Students back honors societies
Published: Tuesday, September 3, 2013
Updated: Tuesday, September 3, 2013 01:09
Students are proud to be a part of both nonprofit and for-profit national honors societies on campus.
Nomination letters for some societies were sent out over the summer while others will be send out before the spring semester. Because most of these memberships require a fee, the societies often get calls from parents asking if the society is a scam.
Beth Settje, the advisor for Sigma Alpha Pi, and the senior assistant director and manager of Internship Resources at UConn, said that she tells the parents directly, “I wouldn’t advise a group that’s a scam. I emphasize if the student isn’t going to put in the time, this is not the organization for them and don’t spend the money.”
Sigma Alpha Pi is the National Society of Leadership and Success. The national chapter does make a profit, as each of the local chapters have to pay a fee. The UConn chapter of Sigma Alpha Pi does not make a profit. Members pay a one-time fee of $85, $75 of which goes to the national chapter to provide for motivational speakers, mailings, a t-shirt and pin for inducted members and other expenses of the sort. The remaining $10 goes to the UConn chapter, which uses the funds to pay their fee to the national chapter and for fees that the Student Union charges for AV use.
To be inducted into the SAP, you need to fulfill a certain number of requirements including an orientation session, a four-hour leadership-training day, and Success Networking Team (SNT) meetings. Settje stressed that this is not a society that you can just pay for and become a member. “The key word is inducted,” said Settje. “You can join almost anything, to be inducted implies you had to do something.”
Some students question whether it is worth it to go through the steps for induction since the organization is newer and may not be as recognizable as others on resumes. Emily Thompson, the president of SAP and a 5th-semester double major in Speech Language and Hearing Sciences and Psychology, said that the national chapter offers letters of recommendation. The SNT meetings also help inductees learn team building and goal setting skills that are useful for any career. This society is limited specifically to juniors and seniors, as their focus is to build skills that will help students after graduation.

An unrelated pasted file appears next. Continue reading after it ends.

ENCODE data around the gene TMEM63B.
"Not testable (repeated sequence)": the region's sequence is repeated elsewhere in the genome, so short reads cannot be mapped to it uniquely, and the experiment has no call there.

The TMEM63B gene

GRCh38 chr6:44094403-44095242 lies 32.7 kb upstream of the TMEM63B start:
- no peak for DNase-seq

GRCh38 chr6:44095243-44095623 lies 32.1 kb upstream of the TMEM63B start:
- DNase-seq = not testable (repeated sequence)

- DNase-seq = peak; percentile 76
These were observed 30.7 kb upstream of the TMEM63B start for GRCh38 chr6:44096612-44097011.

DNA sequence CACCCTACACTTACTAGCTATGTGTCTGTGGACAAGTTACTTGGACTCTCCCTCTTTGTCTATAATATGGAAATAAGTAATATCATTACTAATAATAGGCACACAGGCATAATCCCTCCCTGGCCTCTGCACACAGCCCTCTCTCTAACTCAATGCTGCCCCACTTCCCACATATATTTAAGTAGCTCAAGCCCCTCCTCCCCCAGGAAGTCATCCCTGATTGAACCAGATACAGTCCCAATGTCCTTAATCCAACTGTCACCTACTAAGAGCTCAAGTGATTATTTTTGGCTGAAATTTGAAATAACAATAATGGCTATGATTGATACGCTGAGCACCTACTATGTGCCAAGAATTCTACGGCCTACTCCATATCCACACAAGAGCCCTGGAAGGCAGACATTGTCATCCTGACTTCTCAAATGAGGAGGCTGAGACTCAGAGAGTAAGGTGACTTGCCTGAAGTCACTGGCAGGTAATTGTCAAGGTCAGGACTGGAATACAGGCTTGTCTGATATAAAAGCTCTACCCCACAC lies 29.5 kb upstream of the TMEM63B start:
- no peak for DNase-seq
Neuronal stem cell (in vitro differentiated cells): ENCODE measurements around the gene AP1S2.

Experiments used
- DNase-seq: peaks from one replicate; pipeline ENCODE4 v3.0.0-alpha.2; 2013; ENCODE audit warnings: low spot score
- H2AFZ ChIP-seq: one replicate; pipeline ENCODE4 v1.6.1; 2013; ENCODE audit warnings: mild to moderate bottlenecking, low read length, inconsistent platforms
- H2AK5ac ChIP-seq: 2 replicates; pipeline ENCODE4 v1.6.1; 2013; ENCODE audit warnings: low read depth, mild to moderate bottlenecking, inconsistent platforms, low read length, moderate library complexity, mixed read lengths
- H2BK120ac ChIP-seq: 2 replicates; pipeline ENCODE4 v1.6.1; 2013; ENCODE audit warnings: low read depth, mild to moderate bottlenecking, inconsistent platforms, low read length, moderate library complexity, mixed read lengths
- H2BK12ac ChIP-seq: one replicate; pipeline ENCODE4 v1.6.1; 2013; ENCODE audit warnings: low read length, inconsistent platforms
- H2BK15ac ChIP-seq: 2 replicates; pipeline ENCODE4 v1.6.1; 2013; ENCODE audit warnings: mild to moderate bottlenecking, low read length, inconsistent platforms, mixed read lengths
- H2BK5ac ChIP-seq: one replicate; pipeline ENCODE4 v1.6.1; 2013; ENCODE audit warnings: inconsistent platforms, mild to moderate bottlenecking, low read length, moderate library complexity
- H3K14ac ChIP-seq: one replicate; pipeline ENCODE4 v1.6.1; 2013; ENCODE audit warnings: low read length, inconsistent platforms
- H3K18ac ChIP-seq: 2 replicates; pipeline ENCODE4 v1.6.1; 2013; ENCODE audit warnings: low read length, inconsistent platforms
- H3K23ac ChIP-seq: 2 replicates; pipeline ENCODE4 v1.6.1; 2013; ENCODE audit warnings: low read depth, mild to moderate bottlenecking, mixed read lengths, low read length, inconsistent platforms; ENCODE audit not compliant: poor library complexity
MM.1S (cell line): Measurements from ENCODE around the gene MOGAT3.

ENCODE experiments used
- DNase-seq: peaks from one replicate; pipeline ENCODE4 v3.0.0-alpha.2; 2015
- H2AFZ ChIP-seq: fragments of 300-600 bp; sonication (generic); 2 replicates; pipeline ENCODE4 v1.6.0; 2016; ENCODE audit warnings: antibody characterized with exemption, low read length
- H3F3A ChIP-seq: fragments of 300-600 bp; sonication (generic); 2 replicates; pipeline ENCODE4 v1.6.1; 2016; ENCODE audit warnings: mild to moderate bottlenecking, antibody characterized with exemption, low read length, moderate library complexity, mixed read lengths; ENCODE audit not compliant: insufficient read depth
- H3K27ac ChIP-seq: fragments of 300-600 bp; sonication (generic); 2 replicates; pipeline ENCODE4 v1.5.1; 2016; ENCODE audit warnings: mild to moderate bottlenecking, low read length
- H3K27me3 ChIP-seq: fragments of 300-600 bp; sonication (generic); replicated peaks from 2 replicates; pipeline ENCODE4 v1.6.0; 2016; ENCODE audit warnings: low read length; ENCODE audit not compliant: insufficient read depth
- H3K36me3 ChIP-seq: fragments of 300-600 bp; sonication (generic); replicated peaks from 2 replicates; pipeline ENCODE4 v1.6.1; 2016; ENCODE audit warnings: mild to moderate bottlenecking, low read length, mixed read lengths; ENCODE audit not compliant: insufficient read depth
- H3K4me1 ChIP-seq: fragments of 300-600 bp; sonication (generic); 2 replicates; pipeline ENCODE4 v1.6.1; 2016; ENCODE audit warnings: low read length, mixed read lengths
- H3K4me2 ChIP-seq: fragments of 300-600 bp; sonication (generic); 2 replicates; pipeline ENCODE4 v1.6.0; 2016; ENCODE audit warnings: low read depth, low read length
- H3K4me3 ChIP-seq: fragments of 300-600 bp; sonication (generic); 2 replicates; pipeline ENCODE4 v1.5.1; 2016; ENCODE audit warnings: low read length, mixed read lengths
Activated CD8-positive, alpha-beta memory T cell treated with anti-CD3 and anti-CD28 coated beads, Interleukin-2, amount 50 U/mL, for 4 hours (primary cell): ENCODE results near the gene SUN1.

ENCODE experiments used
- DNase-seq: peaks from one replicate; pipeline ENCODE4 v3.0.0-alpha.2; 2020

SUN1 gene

Thompson is also a member of Alpha Lambda Delta, a nonprofit academic honor society offered to 2nd-semester freshmen who have a GPA of 3.5 or higher or are in the top 20 percent of their freshmen class in their first semester. “They [ALD] don’t offer as many interactional opportunities for members on this campus as SAP,” said Thompson. “My goal is to increase our audience to involve more of the UConn faculty and the public in general.”
Nicole Davoren, secretary for ALD, disagrees. “The ice breakers that we had to do helped me meet people outside of class,” said the 7th-semester pharmacy and animal science double major. “We all became friends really quickly,” added ALD vice president Abby Marchinkoski.
While some students are not bothered by a for-profit national honor society that uses much of its funds to hire motivational speakers for members, others find the idea discouraging. “I would equate it to a for-profit college,” said chief financial officer Jonathon Zator, a 7th-semester Resource Economics major. “It would feel like they were just using you,” added Davoren.
ALD requires a one-time membership fee of $45. This covers national scholarships and helps the UConn chapter put on major events such as Pumpkin Fest and Flower Fest. The society sells t-shirts at these events and then donates the money they make to whichever charity they agree on.
Whereas SAP has a more rigid schedule and several requirements that students must meet in order to be inducted, ALD takes a different approach. “It’s up to them how much they want to get involved,” said ALD president Marissa Mannello, “There’s a lot of room for upward mobility.”
The society has a point system that gives members an incentive to participate more. They receive various prizes at the end of the year and gain leadership experience to help build their resumes.
“The members really do step up and take charge,” said Marchinkoski. She added that her own leadership experience with the group helped her land an internship. “They saw that I was vice president,” said the 5th-semseter political science and criminal justice double major. “They got excited and that’s what they were asking me about.”
Where the national honors societies differed on ideas about profit-making and meeting requirements, they did agree on one thing. “You want to be surrounded by people who put as much effort into schooling as you do,” said Mannello. “I wanted to make valuable connections with like-minded and equally motivated UConn students,” said Thompson.